# Two different ways of calculating MAD return different solutions

I have a large dataframe data with following columns:

date        time        orig      new
2001-01-01  00:30:00    345       856
2001-01-01  00:32:43    4575      9261
2001-01-01  00:51:07    6453      2352
...
2001-01-01  23:57:51    421       168
2001-01-02  00:06:14    5612      3462
...
2001-01-31  23:49:11    14420     8992
2001-02-01  00:04:32    213       521
...


I want to calculate the monthly aggregated MAD, which can be calculated by $$\textrm{MAD} = \frac{\sum|\textrm{orig}-\textrm{new}|}{n}$$ where $$n$$ is the number of entries in one month. Ideally, at the end, I want the solutions (dataframe) in a following form:

month       mad
2001-01-01  7452.124
2001-02-01  3946.734
2001-03-01  995.938
...


I calculated the monthly MAD in two different ways.

Approach 1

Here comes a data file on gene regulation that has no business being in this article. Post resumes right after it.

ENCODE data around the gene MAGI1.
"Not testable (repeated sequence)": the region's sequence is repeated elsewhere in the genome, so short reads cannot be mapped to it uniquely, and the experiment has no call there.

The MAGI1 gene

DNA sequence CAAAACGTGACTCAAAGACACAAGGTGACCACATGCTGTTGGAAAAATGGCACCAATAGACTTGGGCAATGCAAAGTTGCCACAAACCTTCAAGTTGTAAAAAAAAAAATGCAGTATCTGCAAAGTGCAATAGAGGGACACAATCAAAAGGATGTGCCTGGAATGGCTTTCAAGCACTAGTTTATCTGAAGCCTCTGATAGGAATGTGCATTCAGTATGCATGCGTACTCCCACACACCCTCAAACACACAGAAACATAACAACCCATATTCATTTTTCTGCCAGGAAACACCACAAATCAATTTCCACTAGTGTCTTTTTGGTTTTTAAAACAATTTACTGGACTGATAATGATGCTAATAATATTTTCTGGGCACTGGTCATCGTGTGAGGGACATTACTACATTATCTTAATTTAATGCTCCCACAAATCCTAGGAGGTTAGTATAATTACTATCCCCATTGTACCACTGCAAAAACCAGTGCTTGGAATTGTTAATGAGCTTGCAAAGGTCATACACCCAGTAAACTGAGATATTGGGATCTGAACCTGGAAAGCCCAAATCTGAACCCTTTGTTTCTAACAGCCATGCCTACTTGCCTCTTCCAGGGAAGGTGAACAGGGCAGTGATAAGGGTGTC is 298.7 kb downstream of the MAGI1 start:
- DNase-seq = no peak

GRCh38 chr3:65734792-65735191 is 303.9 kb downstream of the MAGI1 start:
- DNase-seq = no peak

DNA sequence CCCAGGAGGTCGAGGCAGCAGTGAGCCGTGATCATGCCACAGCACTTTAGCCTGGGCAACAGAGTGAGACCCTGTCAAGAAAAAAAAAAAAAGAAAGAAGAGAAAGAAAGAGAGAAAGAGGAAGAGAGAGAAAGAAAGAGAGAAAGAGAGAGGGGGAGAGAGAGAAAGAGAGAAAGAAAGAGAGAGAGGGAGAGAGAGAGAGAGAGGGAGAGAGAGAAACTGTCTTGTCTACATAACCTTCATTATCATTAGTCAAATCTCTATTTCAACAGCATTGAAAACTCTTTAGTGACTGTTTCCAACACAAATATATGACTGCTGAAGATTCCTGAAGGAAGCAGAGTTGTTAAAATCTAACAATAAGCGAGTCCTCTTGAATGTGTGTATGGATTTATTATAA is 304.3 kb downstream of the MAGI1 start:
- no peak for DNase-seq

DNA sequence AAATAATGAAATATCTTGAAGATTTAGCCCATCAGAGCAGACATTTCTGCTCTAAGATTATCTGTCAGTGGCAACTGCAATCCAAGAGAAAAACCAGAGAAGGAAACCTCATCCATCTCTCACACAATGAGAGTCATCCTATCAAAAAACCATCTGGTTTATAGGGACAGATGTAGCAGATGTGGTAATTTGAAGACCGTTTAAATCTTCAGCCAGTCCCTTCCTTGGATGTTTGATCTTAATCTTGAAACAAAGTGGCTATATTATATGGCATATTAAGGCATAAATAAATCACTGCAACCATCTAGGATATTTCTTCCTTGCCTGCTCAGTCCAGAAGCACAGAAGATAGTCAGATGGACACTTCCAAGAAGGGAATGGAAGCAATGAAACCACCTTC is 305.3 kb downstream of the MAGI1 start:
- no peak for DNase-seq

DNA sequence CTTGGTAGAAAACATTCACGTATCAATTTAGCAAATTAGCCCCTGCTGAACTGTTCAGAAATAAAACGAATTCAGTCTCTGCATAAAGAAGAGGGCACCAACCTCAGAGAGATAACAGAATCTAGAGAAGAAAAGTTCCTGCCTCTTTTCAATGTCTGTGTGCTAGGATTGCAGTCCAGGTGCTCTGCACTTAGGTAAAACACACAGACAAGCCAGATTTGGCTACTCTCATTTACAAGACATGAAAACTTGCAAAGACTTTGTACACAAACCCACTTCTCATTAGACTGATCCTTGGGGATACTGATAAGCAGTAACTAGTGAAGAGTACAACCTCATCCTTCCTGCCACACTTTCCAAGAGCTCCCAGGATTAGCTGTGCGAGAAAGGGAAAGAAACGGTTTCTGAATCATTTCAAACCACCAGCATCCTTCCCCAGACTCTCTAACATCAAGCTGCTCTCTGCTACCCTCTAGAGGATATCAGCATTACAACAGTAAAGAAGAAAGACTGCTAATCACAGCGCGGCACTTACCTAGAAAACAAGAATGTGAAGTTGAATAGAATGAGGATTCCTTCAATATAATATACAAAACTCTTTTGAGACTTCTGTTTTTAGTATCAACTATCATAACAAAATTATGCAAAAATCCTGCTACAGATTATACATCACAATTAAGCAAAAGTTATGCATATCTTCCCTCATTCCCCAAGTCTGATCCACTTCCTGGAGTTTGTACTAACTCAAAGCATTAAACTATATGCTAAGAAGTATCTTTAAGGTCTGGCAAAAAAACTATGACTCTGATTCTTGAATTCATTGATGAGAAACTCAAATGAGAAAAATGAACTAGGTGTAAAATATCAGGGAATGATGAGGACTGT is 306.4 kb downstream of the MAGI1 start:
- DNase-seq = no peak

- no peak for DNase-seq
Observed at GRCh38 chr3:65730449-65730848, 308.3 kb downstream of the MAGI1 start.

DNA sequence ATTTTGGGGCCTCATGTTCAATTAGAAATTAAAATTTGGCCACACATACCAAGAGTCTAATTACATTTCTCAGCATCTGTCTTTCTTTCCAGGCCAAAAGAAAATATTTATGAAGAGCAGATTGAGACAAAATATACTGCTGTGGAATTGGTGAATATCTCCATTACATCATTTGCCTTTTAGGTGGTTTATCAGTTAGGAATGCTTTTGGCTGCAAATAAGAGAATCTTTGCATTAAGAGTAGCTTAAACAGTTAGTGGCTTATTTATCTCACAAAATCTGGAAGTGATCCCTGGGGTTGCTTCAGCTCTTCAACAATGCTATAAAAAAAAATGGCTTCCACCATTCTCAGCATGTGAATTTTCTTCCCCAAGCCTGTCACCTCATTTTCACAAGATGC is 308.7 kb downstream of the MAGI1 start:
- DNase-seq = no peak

I grouped data by month and took an average of the summed absolute differences (which is a "mathematical" way to do it, as I explained):

data %>%
group_by(
month = lubridate::floor_date(date, 'month')
) %>%


Approach 2

I grouped data by hour and got the MAD grouped by hour, and then re-grouped it by month and took an average. This is counter-intuitive, but I used the hourly grouped dataframe for other analyses and tried computing the monthly MAD from this dataframe directly.

data_grouped_by_hour <- data %>%
group_by(
day = lubridate::floor_date(date, 'day'),
hour = as.POSIXlt(time)\$hour
) %>%

data_grouped_by_hour %>%
group_by(
month = lubridate::floor_date(date, 'month')
) %>%


As hinted from the post title, these approaches return different values. I assume my first approach is correct, as it is more concise and follows the accurate concept, but I wonder why the second approach does not return the same value.

Any mathematical or programming explanation is appreciated.

• No idea about R, sorry, but does "month" meanly monthly date, e.g. December 2022, or month of year, e.g. December in any year? Commented Dec 13, 2022 at 13:07
• @NickCox monthly date, so December 2022, for example. In my data, I would see December 2001, December 2002, December 2003, and so on separately. Commented Dec 13, 2022 at 13:12
• That makes sense; I just wondered how the syntax worked here as it is surely ambiguous as read, although presumably documented clearly. Commented Dec 13, 2022 at 13:22